While there isn’t much you can do about how old you are or where you live, there are issues you can control. The most common factors that will add points to your insurance score are:

  • Making late payments
  • Having a drop in your credit score
  • Filing a claim

While you never want to do anything that might cause your auto insurance rates to increase, the good news is it’s not permanent. Points lower with time, and most points will cycle off your record within 3-5 years.

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Will my insurance company allow me to see my points?

Whether your insurance company allows you to see any points you’ve accumulated depends on the company. Some companies are willing to share this information when you request it.

Insurance companies are not required by law to share why they increase your rates. However, you can anticipate rate increases by keeping track of your driving record. If you have a series of traffic violations, you shouldn’t be surprised if you see a rate increase during the next renewal period.

If you feel you have an unwarranted increase and your company will not share why they’ve increased your rates, you can file a complaint with your state Department of Insurance.

Will my insurance increase with four points on my license?

Insurance rates often go up when you get a new car. However, your insurance rate may not rise much after getting four points on your driver’s license. Most companies use the number of accidents you had in previous years to determine how much your premium should be raised. If you don’t already have auto insurance, it is best to wait until you need it to purchase coverage.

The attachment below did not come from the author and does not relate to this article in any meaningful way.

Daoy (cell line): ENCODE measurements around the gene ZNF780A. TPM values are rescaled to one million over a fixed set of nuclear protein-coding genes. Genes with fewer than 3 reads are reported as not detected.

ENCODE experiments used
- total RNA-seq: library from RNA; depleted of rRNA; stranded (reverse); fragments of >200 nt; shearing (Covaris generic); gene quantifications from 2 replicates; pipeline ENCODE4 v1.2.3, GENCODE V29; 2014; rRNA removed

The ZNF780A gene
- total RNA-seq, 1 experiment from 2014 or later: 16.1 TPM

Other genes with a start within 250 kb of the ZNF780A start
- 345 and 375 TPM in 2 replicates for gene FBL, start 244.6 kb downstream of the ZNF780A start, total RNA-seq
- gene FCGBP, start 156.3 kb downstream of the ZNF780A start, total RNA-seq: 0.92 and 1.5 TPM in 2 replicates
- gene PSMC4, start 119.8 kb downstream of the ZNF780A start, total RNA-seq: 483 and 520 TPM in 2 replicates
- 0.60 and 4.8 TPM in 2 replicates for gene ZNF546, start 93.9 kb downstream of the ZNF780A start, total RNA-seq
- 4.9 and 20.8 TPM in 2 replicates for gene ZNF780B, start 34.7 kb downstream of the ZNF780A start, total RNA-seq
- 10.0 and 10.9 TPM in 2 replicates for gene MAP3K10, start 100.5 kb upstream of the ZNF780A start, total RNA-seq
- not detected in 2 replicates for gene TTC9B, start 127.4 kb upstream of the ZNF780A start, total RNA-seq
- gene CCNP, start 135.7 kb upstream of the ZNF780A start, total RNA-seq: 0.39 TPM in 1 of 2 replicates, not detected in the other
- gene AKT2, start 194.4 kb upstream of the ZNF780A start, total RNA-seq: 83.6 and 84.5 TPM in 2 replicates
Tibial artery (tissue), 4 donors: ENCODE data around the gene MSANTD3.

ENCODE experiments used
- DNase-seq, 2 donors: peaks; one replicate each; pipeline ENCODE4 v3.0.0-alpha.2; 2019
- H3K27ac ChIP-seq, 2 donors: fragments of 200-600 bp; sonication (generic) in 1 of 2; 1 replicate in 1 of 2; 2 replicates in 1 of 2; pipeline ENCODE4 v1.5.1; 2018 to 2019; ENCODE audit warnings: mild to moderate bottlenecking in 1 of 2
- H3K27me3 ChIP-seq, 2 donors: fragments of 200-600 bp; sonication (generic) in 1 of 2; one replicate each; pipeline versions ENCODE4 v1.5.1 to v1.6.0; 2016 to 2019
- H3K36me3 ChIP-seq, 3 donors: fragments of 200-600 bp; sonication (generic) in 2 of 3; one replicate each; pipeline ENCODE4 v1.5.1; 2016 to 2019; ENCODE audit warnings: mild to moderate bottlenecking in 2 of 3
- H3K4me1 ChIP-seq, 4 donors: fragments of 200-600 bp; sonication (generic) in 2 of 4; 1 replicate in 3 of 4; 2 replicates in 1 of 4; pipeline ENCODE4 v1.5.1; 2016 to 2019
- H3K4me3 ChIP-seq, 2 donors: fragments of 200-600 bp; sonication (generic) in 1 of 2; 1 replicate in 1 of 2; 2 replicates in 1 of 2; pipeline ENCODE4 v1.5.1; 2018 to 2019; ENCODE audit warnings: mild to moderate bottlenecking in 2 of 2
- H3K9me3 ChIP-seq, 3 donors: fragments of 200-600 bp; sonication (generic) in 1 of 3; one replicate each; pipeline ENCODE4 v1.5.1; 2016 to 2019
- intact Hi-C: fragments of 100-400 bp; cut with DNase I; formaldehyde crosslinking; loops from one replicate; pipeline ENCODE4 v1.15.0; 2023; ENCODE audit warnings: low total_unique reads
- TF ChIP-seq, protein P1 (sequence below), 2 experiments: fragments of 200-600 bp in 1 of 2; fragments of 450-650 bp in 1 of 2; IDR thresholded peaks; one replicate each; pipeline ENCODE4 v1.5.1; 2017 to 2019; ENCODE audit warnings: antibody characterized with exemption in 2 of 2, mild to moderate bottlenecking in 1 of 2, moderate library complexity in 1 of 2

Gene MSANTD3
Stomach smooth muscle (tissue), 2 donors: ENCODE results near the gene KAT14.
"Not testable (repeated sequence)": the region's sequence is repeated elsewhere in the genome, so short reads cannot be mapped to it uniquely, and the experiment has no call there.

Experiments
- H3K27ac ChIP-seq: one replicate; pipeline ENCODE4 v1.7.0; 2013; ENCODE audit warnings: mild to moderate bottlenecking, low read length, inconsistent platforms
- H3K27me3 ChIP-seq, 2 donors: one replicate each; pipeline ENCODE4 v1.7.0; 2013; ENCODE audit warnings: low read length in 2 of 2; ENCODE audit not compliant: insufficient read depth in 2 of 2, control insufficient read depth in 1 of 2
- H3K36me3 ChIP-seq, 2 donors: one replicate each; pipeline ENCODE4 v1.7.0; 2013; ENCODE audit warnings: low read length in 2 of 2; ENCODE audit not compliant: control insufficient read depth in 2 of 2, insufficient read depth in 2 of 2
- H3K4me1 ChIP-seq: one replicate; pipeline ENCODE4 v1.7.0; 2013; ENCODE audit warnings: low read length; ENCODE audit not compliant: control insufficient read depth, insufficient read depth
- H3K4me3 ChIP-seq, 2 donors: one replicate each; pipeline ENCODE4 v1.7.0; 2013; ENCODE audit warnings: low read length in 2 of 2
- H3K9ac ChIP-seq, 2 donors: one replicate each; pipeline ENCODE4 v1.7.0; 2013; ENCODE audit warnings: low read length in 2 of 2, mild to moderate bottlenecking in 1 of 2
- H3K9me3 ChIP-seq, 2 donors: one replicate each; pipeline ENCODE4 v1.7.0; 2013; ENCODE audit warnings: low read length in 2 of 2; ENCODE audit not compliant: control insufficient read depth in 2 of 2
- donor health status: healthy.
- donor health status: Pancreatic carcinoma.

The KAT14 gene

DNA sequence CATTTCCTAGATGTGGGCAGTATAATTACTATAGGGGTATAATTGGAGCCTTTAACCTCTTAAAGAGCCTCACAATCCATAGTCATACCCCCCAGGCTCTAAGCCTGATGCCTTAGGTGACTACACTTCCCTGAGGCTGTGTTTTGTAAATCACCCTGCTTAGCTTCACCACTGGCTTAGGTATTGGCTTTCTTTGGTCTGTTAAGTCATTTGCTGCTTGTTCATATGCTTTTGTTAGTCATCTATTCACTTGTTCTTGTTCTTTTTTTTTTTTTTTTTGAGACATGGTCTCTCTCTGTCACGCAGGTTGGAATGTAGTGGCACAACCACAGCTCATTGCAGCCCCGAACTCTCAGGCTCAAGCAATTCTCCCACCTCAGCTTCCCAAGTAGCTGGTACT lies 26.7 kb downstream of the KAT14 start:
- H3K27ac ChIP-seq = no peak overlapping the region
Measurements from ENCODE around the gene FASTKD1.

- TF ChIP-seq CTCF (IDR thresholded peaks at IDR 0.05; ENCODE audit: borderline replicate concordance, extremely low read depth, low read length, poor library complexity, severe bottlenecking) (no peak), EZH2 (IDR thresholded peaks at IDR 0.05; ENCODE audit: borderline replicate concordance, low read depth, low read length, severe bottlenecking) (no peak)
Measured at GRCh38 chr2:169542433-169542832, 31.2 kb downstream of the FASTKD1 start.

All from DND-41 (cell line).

What steps can you take to reduce points on your license?

If points are added to your driver’s license, some states will lower or even remove points after you complete a defensive driving or another type of driving education course. You can also reduce points on your driving record by being proactive and maintaining your vehicle. For example, repairing a broken tail light right away will reduce the odds of a ticket and point increase.

In addition to driving courses and maintaining your vehicle, be sure to keep track of any points on your driving record. You can request a copy of your record from the local DMV and ensure everything is correct and accurate. If any points are mistakenly attributed to your record, contact your state Department of Insurance.

BQ: The best way to lower your points for car insurance is with time and patience. Some insurance points can stay on your record for up to 10 years, but typically they disappear within 3 to 5 if you maintain a good driving record.

The best strategy is to set a goal to keep your driving record clean and always make your car insurance payments on time. Some points may start to clear within a year of maintaining a good record.

Where To Find Driver’s Education Courses

The best way to avoid unnecessary points on either of your records is to maintain a safe driving record. Locally, you should be able to find classes through automobile clubs and community colleges. If your city has a center for continued adult learning, you may also find courses there. Courses vary by organization, and some can be as short as a few hours, while others may take several sessions to complete.

To find classes online, check with your state’s motor vehicle division or safety organization. Drivers who are aged 50 and older can also find courses through the AARP.

Always check with your insurance company to verify the courses you are taking qualify for discounts on your policy.

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How Points Affect Auto Insurance Rates: What You Need to Know

Understanding how both point systems work can help you make informed decisions moving forward. There are demographics beyond your control when it comes to insurance points, but you can focus on the things you can control to ensure you don’t gain points on either record. 

Keeping a clean driving record, taking a defensive driving course if necessary, and avoiding claims will ensure you can always find the most affordable auto insurance rates.